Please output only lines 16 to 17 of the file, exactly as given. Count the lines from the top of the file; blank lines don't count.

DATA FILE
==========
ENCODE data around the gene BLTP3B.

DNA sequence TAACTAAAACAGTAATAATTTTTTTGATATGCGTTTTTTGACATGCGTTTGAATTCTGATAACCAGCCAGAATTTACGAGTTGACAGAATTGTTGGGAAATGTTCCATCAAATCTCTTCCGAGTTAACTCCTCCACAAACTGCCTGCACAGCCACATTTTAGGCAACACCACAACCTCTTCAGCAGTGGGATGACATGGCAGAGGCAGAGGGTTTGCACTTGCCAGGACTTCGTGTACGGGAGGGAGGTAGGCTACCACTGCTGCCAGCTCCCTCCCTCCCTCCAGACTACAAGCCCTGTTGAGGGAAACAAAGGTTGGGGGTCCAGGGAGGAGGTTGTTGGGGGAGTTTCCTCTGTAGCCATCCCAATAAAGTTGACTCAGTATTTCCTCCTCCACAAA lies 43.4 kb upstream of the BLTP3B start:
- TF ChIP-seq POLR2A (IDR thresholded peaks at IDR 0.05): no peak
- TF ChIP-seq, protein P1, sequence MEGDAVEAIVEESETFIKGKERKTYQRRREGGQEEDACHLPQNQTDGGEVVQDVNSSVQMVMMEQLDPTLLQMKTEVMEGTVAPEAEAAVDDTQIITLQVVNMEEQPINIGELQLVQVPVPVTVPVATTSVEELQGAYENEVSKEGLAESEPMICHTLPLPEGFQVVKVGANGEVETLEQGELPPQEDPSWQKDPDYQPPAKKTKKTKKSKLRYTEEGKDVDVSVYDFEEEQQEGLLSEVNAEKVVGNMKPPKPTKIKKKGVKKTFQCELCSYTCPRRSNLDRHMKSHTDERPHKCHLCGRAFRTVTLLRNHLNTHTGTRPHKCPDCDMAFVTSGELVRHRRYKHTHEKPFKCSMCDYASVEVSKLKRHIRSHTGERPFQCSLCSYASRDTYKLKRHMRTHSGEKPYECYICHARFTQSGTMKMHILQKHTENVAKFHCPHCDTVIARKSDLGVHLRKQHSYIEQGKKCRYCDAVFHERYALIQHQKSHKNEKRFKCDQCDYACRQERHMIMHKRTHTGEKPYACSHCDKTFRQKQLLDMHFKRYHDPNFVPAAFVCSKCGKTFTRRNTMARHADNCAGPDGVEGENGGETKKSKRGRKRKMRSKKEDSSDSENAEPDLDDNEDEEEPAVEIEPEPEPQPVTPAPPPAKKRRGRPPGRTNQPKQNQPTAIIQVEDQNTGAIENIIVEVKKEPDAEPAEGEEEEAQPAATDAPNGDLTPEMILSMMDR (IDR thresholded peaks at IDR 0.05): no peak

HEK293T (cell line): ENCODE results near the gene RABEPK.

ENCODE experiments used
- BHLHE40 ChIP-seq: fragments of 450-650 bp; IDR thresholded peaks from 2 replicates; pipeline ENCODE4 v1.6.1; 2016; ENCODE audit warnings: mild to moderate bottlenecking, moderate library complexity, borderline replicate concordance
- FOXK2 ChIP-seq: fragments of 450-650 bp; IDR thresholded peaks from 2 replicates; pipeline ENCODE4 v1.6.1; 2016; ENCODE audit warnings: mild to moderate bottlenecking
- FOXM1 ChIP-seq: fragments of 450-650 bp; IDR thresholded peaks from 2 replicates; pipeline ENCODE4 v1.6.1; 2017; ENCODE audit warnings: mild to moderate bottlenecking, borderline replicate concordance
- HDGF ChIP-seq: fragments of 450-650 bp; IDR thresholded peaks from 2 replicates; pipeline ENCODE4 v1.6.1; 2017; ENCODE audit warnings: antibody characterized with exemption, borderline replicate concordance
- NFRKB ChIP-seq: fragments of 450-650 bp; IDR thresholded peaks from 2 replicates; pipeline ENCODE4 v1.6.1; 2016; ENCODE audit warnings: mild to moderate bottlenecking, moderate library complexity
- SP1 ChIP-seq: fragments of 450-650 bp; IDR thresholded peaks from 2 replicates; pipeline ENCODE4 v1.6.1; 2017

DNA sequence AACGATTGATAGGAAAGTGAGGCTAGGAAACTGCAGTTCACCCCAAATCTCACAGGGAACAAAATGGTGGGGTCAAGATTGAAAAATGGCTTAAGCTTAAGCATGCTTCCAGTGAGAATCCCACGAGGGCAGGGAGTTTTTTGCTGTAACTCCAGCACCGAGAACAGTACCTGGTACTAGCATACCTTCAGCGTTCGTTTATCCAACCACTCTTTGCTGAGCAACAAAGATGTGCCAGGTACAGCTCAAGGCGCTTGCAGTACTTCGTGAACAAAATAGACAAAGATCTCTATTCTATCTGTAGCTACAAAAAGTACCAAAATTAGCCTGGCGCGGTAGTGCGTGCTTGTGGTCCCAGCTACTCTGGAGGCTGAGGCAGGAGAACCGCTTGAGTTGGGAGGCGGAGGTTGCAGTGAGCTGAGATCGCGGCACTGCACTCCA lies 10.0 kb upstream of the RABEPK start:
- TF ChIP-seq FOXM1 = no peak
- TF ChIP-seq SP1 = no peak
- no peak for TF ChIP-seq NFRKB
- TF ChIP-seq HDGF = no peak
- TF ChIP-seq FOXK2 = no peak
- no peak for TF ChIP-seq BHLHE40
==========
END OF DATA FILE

- no peak for TF ChIP-seq NFRKB
- TF ChIP-seq HDGF = no peak